Just had an enquiry about Holy Communion 'although most of the team are for it, one or two are against it: what would you say to them?' I thought it might be worth popping down the answer I've just sent.
To those who don’t agree with HC in MC, I would suggest that they think about what they believe the Eucharist is really all about and what they think Messy Church really is.
Chris Rowberry and his team have been exploring Messy Communion. They have kindly written up an inspiring piece about their experiences of the service known as 945@945.
It's a while since we talked about Messy Eucharists. Chris emailed today asking if we knew of any happening, especially in an ecumenical setting. I've blogged in years past about St Wilf's ventures into the sacraments, but now that the website lets us take comments (whoop), and now that there are many Messy Churches who have given it a try, can we share some more experiences of Messy Communions?
Reading and reflecting on an American book Come Unto Me - Rethinking the sacraments for children by Elizabeth Frances Caldwell (The Pilgrim Press 1996). Lots of useful and challenging stuff in it about the importance of faith at home and a partnership between the whole church and the household from which a child comes, both around baptism and around communion.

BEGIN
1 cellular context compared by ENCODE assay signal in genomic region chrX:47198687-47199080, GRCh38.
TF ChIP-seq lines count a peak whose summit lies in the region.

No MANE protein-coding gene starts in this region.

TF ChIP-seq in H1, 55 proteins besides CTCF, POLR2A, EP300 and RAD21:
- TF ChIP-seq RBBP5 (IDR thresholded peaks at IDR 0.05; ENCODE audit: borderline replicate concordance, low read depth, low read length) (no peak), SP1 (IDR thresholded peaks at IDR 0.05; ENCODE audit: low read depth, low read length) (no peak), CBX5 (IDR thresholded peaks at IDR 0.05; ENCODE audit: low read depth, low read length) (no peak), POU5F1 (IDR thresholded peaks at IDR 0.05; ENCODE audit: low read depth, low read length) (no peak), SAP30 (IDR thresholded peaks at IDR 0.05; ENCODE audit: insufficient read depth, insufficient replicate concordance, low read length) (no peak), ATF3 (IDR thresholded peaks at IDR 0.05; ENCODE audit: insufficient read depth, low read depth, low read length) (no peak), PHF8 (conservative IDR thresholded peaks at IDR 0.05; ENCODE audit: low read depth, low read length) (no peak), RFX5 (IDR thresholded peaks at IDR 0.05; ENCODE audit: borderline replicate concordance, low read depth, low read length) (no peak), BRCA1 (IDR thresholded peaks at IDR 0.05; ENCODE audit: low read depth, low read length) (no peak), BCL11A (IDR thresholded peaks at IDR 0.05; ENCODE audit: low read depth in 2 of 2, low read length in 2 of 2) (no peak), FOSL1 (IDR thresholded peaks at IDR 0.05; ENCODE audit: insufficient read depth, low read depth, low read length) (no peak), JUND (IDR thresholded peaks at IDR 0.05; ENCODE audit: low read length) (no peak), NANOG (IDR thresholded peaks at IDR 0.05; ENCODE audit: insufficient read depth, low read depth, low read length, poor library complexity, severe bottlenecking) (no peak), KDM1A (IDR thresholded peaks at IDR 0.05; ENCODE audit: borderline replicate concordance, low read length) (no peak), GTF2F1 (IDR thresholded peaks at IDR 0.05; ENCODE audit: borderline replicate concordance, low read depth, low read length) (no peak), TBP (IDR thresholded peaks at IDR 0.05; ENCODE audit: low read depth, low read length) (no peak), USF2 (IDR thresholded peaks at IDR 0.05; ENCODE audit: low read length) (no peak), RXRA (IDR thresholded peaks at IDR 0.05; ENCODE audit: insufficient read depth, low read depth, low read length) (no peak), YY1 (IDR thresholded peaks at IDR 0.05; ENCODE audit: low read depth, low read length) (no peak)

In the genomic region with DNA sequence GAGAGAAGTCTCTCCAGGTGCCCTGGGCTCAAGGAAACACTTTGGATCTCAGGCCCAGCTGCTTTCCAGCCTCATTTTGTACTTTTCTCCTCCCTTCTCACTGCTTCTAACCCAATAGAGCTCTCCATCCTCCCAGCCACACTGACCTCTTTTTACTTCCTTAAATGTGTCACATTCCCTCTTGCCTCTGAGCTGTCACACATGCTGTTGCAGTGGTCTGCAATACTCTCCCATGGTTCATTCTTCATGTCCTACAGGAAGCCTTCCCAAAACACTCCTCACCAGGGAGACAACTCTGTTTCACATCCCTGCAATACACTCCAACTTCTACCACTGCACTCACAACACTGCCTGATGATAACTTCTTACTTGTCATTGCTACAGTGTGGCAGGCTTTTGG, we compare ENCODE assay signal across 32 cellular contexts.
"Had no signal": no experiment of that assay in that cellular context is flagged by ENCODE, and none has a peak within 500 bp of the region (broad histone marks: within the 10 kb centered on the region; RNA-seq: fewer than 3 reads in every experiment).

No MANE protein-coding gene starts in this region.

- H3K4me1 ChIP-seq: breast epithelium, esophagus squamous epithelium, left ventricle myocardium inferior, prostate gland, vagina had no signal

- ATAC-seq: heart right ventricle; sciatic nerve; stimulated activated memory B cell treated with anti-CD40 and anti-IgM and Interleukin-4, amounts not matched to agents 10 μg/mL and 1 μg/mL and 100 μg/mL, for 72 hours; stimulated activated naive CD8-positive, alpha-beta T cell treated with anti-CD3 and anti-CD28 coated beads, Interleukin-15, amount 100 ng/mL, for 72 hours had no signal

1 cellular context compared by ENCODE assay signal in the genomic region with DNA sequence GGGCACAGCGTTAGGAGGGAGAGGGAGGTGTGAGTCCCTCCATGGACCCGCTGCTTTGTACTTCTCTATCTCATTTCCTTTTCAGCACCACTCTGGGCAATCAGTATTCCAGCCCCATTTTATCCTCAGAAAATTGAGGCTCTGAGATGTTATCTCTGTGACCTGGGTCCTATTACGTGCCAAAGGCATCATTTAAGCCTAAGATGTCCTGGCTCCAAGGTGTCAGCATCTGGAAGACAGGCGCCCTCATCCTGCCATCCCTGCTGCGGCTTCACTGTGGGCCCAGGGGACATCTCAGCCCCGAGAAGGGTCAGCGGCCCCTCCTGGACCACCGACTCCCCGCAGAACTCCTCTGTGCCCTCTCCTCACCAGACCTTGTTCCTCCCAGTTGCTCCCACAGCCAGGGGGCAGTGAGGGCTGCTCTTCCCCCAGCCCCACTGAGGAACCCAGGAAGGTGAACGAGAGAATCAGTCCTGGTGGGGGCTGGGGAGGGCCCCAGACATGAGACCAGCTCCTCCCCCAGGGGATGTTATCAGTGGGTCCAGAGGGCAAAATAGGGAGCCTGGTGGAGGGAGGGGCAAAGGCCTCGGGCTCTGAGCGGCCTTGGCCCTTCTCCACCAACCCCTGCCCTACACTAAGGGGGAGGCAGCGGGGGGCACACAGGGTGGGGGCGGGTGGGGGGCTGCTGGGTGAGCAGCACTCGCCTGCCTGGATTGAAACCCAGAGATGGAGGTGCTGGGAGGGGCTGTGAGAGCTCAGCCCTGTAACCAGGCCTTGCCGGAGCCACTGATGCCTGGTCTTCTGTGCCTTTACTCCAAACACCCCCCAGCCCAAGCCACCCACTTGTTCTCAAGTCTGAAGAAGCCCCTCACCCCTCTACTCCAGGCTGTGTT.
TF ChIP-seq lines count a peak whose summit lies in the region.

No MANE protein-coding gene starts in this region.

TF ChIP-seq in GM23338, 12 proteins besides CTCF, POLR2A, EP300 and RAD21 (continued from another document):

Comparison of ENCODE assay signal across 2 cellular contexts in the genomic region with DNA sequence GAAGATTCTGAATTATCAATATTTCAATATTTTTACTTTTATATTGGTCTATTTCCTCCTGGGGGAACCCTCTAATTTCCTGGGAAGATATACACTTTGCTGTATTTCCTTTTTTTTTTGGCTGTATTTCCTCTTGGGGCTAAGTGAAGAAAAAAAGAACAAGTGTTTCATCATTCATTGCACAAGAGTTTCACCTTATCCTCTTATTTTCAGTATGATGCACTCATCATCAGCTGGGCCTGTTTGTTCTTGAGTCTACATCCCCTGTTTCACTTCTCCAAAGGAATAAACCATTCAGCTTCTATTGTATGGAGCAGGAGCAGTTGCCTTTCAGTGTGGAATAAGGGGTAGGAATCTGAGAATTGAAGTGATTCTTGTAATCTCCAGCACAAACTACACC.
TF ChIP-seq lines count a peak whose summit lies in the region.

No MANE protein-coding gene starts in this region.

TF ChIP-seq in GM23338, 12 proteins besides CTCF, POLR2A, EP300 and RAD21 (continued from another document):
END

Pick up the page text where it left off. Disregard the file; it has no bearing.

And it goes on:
As Messy Churches start including the sacrament of communion, it's worth bouncing what we do off the challenges in pages 57-8:
How very interesting. And moving. And thought-provoking. Amidst great fear and trepidation, we held our first Messy Communion last night at our Easter Messy Church. We had wondered about doing it as an Agape Meal, this having the advantage that there aren't any set Anglican rules and also that everyone would be 'allowed' to have the bread and wine. But in the end we held out for Communion on the grounds that we don't mess around with the Sunday congregation giving them what in churchy terms could be seen as second best, so why should the Thursday congregation miss out?